About Picture Projects

Picture Projects was launched in 1995 to create online spaces for voices traditionally overlooked by mainstream media. Dubbed by Photo Insider "the gold standard in interactive documentary," Picture Projects is renowned for blurring the lines between art and documentary.

We have worked with photographers, journalists, and other artists to create award-winning online documentaries. akaKurdistan, an online archive of images and stories created in collaboration with photographer Susan Meiselas, was designed to collect and preserve the history of the Kurdish people. Other projects include RE: Vietnam — Stories Since the War, a collaboration with Marc Weiss of POV Interactive to create a digital companion for the PBS broadcast of Maya Lin, A Strong Clear Vision,and Farewell to Bosnia with photographer Gilles Peress.

Picture Projects also produces unique websites and interactive installations for cultural institutions including The Women's Museum, The New Museum of Contemporary Art, and The Tenement Museum. For corporate clients such as IBM, Picture Projects tells their stories and history through immersive, nonlinear narratives.

Though our approach is technologically savvy, Picture Projects is defined by its commitment to creating innovative web-based tools for social and political reform.

The Directors

Alison Cornyn
is a founding partner of Picture Projects. She is an artist with extensive experience in interactive and web design and in building online communities. She produced an international, online dialogue for The New York Times project Bosnia: Uncertain Paths to Peace (1997). It was the first website to be nominated for a Pulitzer Prize. She has taught graphic design at City College and guest lectured about digital documentaries at New York University and other institutions. Cornyn has exhibited video and installation work in Europe, South America, and the United States. She recently curated b/t*, a new media show at The Museum of Contemporary Art in Jacksonville, Florida (1998). The exhibition will open at the New Arts Center as part of the Boston Cyberarts Festival in April 2001.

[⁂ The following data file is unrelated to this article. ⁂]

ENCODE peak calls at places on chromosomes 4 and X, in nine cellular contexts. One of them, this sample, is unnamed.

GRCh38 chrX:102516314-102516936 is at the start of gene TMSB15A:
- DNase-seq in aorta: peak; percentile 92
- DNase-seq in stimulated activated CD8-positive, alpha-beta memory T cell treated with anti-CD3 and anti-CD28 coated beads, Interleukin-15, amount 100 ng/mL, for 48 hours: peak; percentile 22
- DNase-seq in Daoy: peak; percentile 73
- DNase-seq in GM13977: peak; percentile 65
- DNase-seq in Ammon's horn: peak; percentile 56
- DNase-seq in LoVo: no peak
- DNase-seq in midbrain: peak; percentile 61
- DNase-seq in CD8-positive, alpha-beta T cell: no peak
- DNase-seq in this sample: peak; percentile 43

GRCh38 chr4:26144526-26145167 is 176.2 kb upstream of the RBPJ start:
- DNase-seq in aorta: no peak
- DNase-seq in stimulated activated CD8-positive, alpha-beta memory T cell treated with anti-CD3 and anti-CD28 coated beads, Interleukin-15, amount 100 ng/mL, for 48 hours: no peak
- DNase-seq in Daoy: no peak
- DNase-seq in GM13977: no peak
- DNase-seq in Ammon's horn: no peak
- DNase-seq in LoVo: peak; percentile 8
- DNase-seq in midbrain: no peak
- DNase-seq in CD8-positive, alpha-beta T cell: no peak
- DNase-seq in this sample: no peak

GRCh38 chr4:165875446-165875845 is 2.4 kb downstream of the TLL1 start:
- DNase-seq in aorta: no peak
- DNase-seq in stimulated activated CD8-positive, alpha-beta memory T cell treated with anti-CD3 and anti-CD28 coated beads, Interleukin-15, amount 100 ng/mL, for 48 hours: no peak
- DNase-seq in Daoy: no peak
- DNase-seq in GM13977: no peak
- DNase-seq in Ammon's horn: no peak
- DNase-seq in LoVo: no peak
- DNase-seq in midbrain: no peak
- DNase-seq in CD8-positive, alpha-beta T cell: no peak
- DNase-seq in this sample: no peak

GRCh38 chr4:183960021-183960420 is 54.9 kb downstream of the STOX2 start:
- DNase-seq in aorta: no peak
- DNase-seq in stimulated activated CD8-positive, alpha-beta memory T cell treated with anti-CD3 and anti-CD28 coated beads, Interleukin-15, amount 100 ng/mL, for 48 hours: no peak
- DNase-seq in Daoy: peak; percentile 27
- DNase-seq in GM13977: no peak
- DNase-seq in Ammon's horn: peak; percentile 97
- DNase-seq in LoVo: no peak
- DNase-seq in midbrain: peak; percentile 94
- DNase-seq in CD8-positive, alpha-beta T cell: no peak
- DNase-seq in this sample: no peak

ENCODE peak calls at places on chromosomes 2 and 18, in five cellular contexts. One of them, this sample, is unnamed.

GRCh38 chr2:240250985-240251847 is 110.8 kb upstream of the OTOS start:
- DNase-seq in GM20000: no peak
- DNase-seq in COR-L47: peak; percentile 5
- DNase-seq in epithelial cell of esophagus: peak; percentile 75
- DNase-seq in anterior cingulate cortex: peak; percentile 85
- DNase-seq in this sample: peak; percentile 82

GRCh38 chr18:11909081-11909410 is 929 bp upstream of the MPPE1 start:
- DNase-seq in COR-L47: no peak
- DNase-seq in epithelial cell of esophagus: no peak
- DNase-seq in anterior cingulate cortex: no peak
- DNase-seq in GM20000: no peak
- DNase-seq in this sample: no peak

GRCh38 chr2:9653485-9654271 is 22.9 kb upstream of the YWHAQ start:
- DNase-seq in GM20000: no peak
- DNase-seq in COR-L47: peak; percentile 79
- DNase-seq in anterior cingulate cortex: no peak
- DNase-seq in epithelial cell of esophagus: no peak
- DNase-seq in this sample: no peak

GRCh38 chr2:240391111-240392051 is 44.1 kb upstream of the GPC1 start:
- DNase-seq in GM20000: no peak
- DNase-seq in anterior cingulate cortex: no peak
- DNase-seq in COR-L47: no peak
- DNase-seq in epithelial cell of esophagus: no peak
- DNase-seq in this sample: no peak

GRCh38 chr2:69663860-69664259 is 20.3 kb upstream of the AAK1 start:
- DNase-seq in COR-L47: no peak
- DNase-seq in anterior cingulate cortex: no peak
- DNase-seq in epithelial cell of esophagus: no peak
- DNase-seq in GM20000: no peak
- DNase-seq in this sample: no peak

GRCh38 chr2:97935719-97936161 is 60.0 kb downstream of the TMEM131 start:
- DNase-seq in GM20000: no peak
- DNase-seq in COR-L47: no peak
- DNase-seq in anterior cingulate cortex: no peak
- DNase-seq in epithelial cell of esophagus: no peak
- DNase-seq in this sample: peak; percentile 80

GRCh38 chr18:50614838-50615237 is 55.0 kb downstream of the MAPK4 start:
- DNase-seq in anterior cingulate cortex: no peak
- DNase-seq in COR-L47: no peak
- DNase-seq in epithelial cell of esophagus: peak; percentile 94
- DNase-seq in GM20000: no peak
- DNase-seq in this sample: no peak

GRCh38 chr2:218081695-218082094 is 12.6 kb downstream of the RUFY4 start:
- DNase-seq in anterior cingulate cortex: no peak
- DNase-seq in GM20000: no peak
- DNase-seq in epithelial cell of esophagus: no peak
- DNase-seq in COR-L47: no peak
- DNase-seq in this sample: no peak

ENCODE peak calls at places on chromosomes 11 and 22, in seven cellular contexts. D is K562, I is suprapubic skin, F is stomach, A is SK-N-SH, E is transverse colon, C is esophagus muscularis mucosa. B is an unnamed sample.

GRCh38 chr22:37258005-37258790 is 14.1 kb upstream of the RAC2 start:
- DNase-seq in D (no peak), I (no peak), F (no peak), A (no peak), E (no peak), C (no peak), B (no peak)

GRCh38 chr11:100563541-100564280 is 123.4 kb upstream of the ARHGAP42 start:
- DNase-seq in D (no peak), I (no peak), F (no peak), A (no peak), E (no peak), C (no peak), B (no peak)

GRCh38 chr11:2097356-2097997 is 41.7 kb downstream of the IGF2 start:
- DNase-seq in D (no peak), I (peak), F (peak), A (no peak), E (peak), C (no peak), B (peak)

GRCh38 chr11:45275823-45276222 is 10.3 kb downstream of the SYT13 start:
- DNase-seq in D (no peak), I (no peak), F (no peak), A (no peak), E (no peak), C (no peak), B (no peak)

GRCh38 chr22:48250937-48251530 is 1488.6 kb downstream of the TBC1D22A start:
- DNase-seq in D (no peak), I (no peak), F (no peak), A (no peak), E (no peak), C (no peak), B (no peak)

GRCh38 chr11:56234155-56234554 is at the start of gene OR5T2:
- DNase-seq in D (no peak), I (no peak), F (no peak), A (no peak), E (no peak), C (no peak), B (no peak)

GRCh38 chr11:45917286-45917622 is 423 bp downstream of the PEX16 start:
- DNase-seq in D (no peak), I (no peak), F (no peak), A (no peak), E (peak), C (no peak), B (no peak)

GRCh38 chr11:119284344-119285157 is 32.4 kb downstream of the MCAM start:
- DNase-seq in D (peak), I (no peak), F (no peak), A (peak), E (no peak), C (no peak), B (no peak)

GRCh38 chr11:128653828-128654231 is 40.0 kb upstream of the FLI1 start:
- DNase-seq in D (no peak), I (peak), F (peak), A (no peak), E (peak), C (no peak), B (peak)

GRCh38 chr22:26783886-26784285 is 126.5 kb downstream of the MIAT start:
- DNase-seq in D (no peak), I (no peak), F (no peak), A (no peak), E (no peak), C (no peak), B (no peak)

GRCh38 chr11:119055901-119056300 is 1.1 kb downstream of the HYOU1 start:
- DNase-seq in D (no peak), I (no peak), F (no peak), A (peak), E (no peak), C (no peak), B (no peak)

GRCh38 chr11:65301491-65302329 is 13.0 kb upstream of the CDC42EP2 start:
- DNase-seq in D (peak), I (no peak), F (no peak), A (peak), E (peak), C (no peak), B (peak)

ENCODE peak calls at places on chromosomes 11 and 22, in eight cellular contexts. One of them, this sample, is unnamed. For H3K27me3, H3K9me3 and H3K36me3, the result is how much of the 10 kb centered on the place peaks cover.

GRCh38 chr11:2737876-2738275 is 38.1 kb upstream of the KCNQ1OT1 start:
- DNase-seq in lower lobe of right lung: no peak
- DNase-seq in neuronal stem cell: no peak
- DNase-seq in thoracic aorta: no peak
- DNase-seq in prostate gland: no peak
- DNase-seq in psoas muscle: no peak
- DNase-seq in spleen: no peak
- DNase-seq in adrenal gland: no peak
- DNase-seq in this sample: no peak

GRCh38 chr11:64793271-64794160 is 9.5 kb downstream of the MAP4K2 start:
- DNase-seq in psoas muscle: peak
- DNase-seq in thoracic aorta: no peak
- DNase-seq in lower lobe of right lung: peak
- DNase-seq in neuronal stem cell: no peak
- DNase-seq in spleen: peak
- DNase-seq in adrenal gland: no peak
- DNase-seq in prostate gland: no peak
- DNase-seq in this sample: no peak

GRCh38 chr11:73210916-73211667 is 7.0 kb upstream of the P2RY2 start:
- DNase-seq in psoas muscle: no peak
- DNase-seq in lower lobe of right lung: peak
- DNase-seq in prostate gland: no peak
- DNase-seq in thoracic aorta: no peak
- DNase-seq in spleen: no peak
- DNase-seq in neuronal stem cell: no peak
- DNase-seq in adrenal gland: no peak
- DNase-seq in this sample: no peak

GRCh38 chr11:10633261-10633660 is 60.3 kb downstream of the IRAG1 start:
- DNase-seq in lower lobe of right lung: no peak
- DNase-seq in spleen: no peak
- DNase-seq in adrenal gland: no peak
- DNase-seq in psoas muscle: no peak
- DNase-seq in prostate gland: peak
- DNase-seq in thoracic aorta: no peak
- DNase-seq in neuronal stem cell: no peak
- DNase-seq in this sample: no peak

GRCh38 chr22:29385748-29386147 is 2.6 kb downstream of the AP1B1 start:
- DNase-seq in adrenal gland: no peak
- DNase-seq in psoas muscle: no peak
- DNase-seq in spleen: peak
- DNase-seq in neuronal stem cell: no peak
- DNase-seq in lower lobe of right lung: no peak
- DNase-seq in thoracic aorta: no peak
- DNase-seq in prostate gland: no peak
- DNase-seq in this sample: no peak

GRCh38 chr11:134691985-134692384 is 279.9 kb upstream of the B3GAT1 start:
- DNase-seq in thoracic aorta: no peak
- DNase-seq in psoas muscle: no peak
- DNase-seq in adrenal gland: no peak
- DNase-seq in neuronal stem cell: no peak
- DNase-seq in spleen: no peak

Sue Johnson
worked as a documentary photographer before meeting Cornyn, a fellow student, at New York University's Interactive Telecommunications Program. Johnson's photography examines the impact of economics on rituals within different cultures including quinciñeras, migrant workers, pilgrimages, marriages, and debutante balls. Her interactive installations weave together her images and collected sounds, and have been exhibted in Europe and the U.S. She has taught photography and new media at Harvard University and City College and has lectured on digital documentaries in Mexico, Sweden, Holland, and throughout New York City.